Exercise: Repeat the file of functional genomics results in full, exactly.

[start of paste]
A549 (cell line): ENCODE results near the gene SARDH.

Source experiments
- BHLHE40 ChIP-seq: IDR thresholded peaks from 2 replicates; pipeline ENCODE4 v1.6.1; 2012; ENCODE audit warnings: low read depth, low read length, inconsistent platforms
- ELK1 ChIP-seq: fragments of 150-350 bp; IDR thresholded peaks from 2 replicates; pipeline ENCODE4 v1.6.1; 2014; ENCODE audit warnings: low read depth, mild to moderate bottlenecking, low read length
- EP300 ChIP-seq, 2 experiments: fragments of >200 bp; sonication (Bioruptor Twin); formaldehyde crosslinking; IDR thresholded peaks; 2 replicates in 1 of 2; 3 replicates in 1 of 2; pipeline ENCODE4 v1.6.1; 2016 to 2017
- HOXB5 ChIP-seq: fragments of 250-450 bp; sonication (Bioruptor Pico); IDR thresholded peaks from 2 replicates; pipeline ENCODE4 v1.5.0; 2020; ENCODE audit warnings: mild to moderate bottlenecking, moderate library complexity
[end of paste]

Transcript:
A549 (cell line): ENCODE results near the gene SARDH.

Source experiments
- BHLHE40 ChIP-seq: IDR thresholded peaks from 2 replicates; pipeline ENCODE4 v1.6.1; 2012; ENCODE audit warnings: low read depth, low read length, inconsistent platforms
- ELK1 ChIP-seq: fragments of 150-350 bp; IDR thresholded peaks from 2 replicates; pipeline ENCODE4 v1.6.1; 2014; ENCODE audit warnings: low read depth, mild to moderate bottlenecking, low read length
- EP300 ChIP-seq, 2 experiments: fragments of >200 bp; sonication (Bioruptor Twin); formaldehyde crosslinking; IDR thresholded peaks; 2 replicates in 1 of 2; 3 replicates in 1 of 2; pipeline ENCODE4 v1.6.1; 2016 to 2017
- HOXB5 ChIP-seq: fragments of 250-450 bp; sonication (Bioruptor Pico); IDR thresholded peaks from 2 replicates; pipeline ENCODE4 v1.5.0; 2020; ENCODE audit warnings: mild to moderate bottlenecking, moderate library complexity